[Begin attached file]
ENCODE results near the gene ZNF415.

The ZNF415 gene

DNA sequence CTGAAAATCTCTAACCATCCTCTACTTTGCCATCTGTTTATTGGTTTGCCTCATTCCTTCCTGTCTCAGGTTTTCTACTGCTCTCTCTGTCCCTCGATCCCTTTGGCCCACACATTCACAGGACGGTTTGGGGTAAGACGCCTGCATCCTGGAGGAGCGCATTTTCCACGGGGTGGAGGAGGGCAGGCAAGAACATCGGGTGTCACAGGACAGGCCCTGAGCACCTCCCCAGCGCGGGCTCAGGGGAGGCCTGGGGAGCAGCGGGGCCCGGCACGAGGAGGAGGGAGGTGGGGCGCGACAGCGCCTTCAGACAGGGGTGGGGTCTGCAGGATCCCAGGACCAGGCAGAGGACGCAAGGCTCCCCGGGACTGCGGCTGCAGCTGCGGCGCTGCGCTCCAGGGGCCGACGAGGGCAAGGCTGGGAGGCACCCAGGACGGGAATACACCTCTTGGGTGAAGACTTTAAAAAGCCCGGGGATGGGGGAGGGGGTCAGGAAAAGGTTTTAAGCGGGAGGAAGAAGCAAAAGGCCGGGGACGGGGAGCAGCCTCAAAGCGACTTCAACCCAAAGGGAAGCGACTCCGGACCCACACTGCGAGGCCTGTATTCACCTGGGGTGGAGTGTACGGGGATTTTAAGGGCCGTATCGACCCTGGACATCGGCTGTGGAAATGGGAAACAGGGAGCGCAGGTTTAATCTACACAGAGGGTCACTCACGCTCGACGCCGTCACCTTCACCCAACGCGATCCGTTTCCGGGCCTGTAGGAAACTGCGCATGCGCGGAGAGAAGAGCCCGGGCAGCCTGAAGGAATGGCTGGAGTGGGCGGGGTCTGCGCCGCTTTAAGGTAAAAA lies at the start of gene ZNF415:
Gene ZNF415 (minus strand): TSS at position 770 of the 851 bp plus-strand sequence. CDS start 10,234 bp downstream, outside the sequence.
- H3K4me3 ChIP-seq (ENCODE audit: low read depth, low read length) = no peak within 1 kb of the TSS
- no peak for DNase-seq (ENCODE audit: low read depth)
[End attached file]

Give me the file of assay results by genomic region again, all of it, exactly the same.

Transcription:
ENCODE results near the gene ZNF415.

The ZNF415 gene

DNA sequence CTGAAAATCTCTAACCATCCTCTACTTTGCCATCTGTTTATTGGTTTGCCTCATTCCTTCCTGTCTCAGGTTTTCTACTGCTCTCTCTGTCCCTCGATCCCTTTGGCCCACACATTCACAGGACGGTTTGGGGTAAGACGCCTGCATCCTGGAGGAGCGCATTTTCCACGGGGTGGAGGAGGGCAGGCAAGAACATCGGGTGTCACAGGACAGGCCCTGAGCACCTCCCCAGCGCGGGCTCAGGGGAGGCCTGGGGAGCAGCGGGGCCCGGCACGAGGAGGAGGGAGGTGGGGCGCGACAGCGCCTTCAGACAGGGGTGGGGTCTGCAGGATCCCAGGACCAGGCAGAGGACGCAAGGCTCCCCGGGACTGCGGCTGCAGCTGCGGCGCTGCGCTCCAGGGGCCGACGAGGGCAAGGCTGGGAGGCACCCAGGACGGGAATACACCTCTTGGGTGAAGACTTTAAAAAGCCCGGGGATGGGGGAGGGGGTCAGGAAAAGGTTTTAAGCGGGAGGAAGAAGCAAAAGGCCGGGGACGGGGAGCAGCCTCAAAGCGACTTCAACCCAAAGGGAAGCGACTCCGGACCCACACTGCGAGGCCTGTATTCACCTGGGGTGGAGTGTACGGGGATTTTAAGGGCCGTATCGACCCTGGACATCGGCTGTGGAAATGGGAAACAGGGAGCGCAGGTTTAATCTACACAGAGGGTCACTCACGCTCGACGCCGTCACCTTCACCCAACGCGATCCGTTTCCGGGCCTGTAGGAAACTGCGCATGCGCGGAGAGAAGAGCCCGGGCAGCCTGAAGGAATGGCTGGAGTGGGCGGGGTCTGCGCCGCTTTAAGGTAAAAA lies at the start of gene ZNF415:
Gene ZNF415 (minus strand): TSS at position 770 of the 851 bp plus-strand sequence. CDS start 10,234 bp downstream, outside the sequence.
- H3K4me3 ChIP-seq (ENCODE audit: low read depth, low read length) = no peak within 1 kb of the TSS
- no peak for DNase-seq (ENCODE audit: low read depth)